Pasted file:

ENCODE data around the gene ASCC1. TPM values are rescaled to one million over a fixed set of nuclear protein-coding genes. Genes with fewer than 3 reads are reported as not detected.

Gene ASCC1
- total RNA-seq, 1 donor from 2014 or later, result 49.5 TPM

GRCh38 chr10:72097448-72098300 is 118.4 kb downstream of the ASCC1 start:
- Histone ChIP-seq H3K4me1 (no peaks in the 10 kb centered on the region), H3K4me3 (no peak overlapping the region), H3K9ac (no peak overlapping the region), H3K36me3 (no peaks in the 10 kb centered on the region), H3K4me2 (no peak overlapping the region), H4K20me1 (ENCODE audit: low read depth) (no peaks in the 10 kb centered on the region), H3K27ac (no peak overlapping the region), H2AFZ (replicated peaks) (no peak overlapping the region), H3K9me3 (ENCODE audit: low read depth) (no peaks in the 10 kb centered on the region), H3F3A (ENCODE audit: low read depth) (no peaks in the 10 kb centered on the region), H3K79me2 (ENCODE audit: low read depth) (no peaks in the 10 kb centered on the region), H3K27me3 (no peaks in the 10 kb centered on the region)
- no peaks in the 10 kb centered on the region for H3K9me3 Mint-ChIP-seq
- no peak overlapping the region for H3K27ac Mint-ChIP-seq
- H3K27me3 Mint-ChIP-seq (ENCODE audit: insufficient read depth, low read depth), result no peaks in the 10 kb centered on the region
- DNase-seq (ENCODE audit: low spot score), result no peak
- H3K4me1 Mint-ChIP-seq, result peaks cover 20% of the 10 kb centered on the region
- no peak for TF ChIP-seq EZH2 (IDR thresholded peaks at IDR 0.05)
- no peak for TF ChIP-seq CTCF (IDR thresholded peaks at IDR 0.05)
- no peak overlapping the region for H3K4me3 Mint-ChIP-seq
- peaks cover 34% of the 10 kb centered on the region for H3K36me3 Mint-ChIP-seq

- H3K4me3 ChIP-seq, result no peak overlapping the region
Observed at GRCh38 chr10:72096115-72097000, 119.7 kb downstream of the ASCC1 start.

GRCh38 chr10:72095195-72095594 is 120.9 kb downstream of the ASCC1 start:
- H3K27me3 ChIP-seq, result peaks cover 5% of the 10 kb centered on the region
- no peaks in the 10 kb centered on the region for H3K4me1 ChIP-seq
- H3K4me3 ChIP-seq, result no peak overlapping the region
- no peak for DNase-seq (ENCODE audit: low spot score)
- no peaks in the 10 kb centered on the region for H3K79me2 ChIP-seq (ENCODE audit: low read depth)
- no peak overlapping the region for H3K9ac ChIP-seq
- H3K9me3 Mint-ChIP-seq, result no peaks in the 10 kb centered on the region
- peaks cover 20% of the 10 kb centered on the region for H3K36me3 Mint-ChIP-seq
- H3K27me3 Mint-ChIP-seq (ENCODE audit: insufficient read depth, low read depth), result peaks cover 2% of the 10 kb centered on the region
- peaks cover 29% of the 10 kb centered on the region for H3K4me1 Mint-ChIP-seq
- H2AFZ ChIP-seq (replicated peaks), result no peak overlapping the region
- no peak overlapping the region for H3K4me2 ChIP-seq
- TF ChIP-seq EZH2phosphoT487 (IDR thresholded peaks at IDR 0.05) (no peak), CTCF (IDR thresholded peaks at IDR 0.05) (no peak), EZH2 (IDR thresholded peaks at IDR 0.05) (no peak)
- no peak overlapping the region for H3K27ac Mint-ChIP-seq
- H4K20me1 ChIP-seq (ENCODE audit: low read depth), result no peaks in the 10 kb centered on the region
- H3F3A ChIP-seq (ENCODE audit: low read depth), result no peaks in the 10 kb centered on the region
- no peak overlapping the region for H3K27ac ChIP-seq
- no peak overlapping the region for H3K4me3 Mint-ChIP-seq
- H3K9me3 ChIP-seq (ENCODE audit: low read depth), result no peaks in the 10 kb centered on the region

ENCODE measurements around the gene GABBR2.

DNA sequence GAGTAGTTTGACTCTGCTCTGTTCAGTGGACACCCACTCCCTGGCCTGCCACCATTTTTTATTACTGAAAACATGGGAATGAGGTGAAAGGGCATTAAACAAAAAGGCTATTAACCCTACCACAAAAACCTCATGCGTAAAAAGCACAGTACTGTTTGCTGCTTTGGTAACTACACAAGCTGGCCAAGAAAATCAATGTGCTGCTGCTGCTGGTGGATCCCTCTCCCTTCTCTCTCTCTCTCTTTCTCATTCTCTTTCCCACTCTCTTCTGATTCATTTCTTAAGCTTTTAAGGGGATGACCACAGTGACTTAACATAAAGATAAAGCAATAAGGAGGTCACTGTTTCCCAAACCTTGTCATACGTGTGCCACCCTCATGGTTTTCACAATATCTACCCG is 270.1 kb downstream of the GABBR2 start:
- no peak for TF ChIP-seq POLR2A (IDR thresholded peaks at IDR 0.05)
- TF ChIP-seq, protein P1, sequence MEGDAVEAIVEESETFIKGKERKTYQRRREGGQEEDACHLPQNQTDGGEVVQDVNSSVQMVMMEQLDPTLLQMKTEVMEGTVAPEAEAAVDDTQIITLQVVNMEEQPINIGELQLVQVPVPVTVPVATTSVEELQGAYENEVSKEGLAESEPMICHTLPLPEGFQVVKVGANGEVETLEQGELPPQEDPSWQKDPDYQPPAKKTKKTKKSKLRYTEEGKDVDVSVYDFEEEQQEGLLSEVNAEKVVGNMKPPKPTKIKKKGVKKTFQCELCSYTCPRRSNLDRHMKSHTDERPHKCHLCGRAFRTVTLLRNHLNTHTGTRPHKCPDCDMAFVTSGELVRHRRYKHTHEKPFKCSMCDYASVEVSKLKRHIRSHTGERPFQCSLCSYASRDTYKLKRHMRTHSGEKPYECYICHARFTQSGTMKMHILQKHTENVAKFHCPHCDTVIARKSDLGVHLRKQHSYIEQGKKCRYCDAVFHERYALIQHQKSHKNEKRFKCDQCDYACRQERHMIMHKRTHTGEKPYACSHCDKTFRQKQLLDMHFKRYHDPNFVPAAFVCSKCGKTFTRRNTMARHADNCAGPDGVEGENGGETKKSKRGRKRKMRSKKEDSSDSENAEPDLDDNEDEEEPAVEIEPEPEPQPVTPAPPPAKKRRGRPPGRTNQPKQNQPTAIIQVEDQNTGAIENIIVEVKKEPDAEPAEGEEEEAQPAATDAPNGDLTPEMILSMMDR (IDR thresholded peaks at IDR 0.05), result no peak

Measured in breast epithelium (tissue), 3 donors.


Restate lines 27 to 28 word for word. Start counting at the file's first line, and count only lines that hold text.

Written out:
- peaks cover 29% of the 10 kb centered on the region for H3K4me1 Mint-ChIP-seq
- H2AFZ ChIP-seq (replicated peaks), result no peak overlapping the region